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Open Access Research article

“I have to do what I believe”: Sudanese women’s beliefs and resistance to hegemonic practices at home and during experiences of maternity care in Canada

Gina MA Higginbottom1*, Jalal Safipour1, Zubia Mumtaz2, Yvonne Chiu3, Patricia Paton4 and Jennifer Pillay1

Author affiliations

1 Faculty of Nursing, University of Alberta, Edmonton, Canada

2 School of Public Health, University of Alberta, Edmonton, Canada

3 Multicultural Health Brokers Co-operative, Edmonton, AB, Canada

4 Women’s Health, Alberta Health Services, Edmonton, AB, Canada

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Citation and License

BMC Pregnancy and Childbirth 2013, 13:51  doi:10.1186/1471-2393-13-51

Published: 25 February 2013

Abstract

Background

Evidence suggests that immigrant women having different ethnocultural backgrounds than those dominant in the host country have difficulty during their access to and reception of maternity care services, but little knowledge exists on how factors such as ethnic group and cultural beliefs intersect and influence health care access and outcomes. Amongst immigrant populations in Canada, refugee women are one of the most vulnerable groups and pregnant women with immediate needs for health care services may be at higher risk of health problems. This paper describes findings from the qualitative dimension of a mixed-methodological study.

Methods

A focused ethnographic approach was conducted in 2010 with Sudanese women living in an urban Canadian city. Focus group interviews were conducted to map out the experiences of these women in maternity care, particularly with respect to the challenges faced when attempting to use health care services.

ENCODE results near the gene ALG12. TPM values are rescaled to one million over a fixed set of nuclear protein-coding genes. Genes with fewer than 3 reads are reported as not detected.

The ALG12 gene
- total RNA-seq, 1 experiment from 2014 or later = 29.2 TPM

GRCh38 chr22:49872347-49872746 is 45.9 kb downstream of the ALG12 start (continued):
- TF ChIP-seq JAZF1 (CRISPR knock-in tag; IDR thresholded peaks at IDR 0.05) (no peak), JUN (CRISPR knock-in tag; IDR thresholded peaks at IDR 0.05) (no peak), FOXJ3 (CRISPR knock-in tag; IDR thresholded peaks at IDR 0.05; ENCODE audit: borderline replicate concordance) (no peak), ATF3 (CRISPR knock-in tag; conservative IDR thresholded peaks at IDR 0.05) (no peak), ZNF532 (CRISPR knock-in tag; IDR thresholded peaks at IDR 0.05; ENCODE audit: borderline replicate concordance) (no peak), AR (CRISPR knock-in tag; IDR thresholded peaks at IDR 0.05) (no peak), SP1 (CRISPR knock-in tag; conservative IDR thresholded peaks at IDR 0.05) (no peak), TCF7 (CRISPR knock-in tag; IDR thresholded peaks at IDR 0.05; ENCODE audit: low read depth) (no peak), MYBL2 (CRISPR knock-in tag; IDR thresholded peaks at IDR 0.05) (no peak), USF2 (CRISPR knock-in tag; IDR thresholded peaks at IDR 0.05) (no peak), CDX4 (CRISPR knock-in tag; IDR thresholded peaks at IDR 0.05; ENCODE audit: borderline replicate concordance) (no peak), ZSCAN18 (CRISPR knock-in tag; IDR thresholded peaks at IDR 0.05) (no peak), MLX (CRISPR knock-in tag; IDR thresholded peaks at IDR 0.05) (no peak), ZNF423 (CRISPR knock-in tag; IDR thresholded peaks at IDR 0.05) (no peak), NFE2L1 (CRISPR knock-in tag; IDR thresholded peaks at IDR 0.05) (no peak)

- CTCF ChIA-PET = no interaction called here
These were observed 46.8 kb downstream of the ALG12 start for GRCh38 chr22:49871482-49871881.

Results

Twelve women (mean age 36.6 yrs) having experience using maternity services in Canada within the past two years participated. The findings revealed that there are many beliefs that impact upon behaviours and perceptions during the perinatal period. Traditionally, the women mostly avoid anything that they believe could harm themselves or their babies. Pregnancy and delivery were strongly believed to be natural events without need for special attention or intervention. Furthermore, the sub-Saharan culture supports the dominance of the family by males and the ideology of patriarchy. Pregnancy and birth are events reflecting a certain empowerment for women, and the women tend to exert control in ways that may or may not be respected by their husbands. Individual choices are often made to foster self and outward-perceptions of managing one’s affairs with strength.

Conclusion

In today’s multicultural society there is a strong need to avert misunderstandings, and perhaps harm, through facilitating cultural awareness and competency of care rather than misinterpretations of resistance to care.

Keywords:
Canada; Sudanese; Beliefs; Culture; Focused ethnography; Maternity; Refugee; Pregnancy